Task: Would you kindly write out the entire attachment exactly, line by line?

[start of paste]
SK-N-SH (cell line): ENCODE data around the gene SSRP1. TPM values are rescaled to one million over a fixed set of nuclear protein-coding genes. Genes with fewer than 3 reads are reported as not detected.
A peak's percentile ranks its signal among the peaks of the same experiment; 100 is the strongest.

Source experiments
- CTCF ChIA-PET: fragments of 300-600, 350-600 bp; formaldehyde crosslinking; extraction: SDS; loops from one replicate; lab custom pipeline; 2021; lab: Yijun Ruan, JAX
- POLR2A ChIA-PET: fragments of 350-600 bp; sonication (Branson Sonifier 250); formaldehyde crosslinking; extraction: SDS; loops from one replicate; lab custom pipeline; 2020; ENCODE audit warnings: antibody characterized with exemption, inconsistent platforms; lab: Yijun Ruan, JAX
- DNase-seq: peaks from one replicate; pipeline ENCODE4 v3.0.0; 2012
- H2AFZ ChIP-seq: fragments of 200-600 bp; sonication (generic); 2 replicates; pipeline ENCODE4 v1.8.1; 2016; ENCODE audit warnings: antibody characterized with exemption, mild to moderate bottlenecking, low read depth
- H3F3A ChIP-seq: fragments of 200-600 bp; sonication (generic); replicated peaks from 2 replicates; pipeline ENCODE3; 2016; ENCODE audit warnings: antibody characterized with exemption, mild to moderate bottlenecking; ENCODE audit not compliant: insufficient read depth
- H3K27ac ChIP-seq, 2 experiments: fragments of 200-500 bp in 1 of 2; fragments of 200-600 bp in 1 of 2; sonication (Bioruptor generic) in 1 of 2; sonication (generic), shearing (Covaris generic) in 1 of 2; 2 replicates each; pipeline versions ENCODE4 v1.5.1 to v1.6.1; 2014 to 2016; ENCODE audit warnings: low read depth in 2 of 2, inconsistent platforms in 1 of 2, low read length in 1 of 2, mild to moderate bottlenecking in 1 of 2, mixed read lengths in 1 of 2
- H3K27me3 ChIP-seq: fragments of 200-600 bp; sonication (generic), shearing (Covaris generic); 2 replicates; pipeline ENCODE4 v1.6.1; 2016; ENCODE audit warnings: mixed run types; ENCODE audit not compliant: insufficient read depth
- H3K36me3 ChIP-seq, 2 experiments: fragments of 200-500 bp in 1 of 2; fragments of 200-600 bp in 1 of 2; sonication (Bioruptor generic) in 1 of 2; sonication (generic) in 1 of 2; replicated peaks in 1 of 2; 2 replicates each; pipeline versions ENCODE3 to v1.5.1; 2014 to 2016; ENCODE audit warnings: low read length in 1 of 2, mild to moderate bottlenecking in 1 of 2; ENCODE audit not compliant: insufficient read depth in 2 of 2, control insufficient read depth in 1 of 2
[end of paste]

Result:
SK-N-SH (cell line): ENCODE data around the gene SSRP1. TPM values are rescaled to one million over a fixed set of nuclear protein-coding genes. Genes with fewer than 3 reads are reported as not detected.
A peak's percentile ranks its signal among the peaks of the same experiment; 100 is the strongest.

Source experiments
- CTCF ChIA-PET: fragments of 300-600, 350-600 bp; formaldehyde crosslinking; extraction: SDS; loops from one replicate; lab custom pipeline; 2021; lab: Yijun Ruan, JAX
- POLR2A ChIA-PET: fragments of 350-600 bp; sonication (Branson Sonifier 250); formaldehyde crosslinking; extraction: SDS; loops from one replicate; lab custom pipeline; 2020; ENCODE audit warnings: antibody characterized with exemption, inconsistent platforms; lab: Yijun Ruan, JAX
- DNase-seq: peaks from one replicate; pipeline ENCODE4 v3.0.0; 2012
- H2AFZ ChIP-seq: fragments of 200-600 bp; sonication (generic); 2 replicates; pipeline ENCODE4 v1.8.1; 2016; ENCODE audit warnings: antibody characterized with exemption, mild to moderate bottlenecking, low read depth
- H3F3A ChIP-seq: fragments of 200-600 bp; sonication (generic); replicated peaks from 2 replicates; pipeline ENCODE3; 2016; ENCODE audit warnings: antibody characterized with exemption, mild to moderate bottlenecking; ENCODE audit not compliant: insufficient read depth
- H3K27ac ChIP-seq, 2 experiments: fragments of 200-500 bp in 1 of 2; fragments of 200-600 bp in 1 of 2; sonication (Bioruptor generic) in 1 of 2; sonication (generic), shearing (Covaris generic) in 1 of 2; 2 replicates each; pipeline versions ENCODE4 v1.5.1 to v1.6.1; 2014 to 2016; ENCODE audit warnings: low read depth in 2 of 2, inconsistent platforms in 1 of 2, low read length in 1 of 2, mild to moderate bottlenecking in 1 of 2, mixed read lengths in 1 of 2
- H3K27me3 ChIP-seq: fragments of 200-600 bp; sonication (generic), shearing (Covaris generic); 2 replicates; pipeline ENCODE4 v1.6.1; 2016; ENCODE audit warnings: mixed run types; ENCODE audit not compliant: insufficient read depth
- H3K36me3 ChIP-seq, 2 experiments: fragments of 200-500 bp in 1 of 2; fragments of 200-600 bp in 1 of 2; sonication (Bioruptor generic) in 1 of 2; sonication (generic) in 1 of 2; replicated peaks in 1 of 2; 2 replicates each; pipeline versions ENCODE3 to v1.5.1; 2014 to 2016; ENCODE audit warnings: low read length in 1 of 2, mild to moderate bottlenecking in 1 of 2; ENCODE audit not compliant: insufficient read depth in 2 of 2, control insufficient read depth in 1 of 2